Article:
Poems eBook

Denis Florence MacCarthy
This eBook from the Gutenberg Project consists of approximately 15 pages of information about Poems.


They stream across the fading western sky
    A sable cloud, far o’er the lonely leas;
    Now parting into scattered companies,
Now closing up the broken ranks, still high
And higher yet they mount, while, carelessly,
    Trail slow behind, athwart the moving trees
    A lingering few, ’round whom the evening breeze
Plays with sad whispered murmurs as they fly.

A lonely figure, ghostly in the dim
    And darkening twilight, lingers in the shade
    Of bending willows:  “Surely God has laid
His curse on me,” he moans, “my strength of limb
    And old heart-courage fail me, and I flee
    Bowed with fell terror at this augury.”


What of our life when this frail flesh lies low
    A withered clod, and the free soul has burst
    Through the world-fetters?  Not of souls accursed
With cherished lusts that mar them, those who sow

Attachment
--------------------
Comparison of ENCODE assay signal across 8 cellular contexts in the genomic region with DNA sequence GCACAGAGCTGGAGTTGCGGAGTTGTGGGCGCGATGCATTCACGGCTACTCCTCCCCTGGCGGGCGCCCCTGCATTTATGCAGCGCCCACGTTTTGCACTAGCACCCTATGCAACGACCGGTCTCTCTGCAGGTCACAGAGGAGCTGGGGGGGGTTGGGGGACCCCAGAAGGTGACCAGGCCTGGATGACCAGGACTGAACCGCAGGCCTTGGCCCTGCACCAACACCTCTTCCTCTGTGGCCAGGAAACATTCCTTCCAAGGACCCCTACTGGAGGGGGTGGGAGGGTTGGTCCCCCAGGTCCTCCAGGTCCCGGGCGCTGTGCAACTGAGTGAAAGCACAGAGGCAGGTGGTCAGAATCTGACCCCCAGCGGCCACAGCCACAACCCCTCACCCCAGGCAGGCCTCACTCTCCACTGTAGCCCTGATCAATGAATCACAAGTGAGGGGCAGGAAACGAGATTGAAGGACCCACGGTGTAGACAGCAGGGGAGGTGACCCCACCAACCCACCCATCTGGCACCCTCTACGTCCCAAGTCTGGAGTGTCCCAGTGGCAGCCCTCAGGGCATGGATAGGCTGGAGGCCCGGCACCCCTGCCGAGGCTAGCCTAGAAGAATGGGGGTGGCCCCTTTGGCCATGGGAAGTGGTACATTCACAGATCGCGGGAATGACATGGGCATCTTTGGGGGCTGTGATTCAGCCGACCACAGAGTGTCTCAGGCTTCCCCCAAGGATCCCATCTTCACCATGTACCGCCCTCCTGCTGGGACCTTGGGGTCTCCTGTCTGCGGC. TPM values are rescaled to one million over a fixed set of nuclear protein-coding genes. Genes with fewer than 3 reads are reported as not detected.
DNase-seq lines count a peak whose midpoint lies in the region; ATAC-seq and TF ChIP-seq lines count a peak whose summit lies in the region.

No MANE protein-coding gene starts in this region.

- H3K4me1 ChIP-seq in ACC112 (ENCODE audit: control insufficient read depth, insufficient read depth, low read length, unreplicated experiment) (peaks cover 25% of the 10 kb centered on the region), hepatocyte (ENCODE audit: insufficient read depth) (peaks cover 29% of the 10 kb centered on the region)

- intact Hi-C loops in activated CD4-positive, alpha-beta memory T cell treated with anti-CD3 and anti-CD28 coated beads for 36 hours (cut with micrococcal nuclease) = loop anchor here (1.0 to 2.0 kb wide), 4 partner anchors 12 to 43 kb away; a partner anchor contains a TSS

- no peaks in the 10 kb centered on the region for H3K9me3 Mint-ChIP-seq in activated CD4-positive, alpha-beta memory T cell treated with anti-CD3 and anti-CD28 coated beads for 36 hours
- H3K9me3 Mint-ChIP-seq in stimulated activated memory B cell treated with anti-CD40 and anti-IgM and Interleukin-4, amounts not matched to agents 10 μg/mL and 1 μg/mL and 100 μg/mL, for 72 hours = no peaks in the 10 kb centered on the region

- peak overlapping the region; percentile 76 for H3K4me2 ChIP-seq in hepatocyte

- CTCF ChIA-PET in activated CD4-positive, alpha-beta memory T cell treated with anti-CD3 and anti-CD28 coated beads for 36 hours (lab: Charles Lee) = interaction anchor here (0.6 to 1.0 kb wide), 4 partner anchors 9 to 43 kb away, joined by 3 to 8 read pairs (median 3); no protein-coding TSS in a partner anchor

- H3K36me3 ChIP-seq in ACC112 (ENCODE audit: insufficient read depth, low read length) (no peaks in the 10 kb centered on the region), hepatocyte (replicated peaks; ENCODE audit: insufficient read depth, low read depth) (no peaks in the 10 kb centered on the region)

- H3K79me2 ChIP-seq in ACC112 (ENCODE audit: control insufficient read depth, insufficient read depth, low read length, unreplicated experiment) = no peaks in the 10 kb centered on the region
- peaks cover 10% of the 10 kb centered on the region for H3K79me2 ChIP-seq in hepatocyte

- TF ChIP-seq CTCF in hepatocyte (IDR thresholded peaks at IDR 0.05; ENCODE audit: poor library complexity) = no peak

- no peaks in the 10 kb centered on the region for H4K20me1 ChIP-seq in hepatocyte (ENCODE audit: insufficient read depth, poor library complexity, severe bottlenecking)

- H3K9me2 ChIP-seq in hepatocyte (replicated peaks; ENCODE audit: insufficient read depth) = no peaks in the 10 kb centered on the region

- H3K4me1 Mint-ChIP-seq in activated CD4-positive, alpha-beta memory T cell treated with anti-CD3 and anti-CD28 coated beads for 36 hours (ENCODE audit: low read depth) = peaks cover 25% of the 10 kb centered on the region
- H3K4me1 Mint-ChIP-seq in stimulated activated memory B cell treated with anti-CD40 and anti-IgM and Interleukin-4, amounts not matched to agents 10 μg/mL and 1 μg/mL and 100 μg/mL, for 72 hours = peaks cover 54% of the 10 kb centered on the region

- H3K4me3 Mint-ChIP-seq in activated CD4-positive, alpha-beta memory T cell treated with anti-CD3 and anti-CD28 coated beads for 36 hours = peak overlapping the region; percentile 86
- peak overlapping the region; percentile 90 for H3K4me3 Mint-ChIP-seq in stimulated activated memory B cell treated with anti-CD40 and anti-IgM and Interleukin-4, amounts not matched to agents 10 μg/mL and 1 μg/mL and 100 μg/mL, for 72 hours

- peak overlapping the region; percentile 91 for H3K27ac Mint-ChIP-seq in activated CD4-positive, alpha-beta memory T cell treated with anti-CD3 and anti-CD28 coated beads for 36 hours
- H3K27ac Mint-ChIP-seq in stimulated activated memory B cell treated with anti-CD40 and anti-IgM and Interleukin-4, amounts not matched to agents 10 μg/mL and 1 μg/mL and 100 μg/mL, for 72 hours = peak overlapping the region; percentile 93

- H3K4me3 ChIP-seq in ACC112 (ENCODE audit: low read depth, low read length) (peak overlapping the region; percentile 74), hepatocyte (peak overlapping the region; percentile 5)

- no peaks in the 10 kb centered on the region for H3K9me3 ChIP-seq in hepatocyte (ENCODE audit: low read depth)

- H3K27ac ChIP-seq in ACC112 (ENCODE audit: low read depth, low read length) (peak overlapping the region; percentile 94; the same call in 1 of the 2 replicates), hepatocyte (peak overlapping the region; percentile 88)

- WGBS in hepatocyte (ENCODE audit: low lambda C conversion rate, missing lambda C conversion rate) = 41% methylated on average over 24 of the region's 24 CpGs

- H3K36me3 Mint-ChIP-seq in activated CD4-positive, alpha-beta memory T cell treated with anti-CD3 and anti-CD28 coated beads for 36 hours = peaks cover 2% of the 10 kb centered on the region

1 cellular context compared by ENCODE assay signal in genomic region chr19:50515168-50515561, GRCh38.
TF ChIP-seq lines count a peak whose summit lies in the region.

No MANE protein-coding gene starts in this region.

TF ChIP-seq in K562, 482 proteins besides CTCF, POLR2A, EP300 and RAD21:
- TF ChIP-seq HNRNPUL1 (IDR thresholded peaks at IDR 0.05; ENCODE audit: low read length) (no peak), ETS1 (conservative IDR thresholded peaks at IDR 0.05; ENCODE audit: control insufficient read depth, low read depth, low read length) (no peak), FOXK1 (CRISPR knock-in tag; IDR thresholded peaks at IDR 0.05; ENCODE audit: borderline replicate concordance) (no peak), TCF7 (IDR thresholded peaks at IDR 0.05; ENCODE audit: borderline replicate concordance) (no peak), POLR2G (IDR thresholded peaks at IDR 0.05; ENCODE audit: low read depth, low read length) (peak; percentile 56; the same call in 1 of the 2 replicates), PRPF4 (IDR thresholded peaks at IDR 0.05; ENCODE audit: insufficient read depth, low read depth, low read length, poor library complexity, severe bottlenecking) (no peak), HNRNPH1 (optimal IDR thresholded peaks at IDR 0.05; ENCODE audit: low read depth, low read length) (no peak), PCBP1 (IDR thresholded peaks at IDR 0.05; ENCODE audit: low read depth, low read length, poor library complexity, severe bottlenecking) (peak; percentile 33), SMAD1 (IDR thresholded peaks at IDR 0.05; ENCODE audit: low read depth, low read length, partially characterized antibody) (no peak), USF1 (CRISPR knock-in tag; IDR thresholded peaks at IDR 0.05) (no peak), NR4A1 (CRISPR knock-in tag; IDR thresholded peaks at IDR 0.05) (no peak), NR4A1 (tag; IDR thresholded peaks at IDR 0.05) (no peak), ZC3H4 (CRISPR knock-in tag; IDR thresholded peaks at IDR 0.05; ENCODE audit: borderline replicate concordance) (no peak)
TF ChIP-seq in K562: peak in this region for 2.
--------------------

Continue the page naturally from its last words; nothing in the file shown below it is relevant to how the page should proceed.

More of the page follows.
Evil and reap the harvest, and who bow
    At Mammon’s golden shrine, but those who thirst
    For Truth, and see not,—­spirits deep immersed
In doubt and trouble,—­hearts that fain would know?

The soul is satisfied.  The spirit trained
  For the divine, because the beautiful,
Now with the body gone, free and unstained,
  Doubts swept away like clouds of scattering wool
    Before a blast,—­e’er Heaven’s pure paths are trod
    Is perfected to understand its God.


There is no God?  If one should stand at noon
    Where the glow rests, and the warm sunlight plays,
    Where earth is gladdened by the cordial rays
And blossoms answering, where the calm lagoon
Gives back the brightness of the heart of June,
    And he should say:  “There is no sun”—­the day’s
    Fair shew still round him,—­should we lose the blaze
And warmth, and weep that day has gone so soon?

Nay, there would be one word, one only thought,
    “The man is blind!” and throbs of pitying scorn
       Would rouse the heart, and stir the wondering mind. 
    We feel, and see, and therefore know,—­the morn
  With blush of youth ne’er left us till it brought
       Promise of full-grown day.  “The man is blind!”


The light has left the hill-side.  Yesterday
    These skies shewed blue against the dusky trees,
    The leaves’ soft murmur in the evening breeze
Was music, and the waves danced in the bay. 
Then was my heart, as ever, far away
    With you,—­and I could see you as one sees
    A mirrored face,—­and happiness and ease
And hope were mine, in spite of long delay.

Project Gutenberg
Poems from Project Gutenberg. Public domain.
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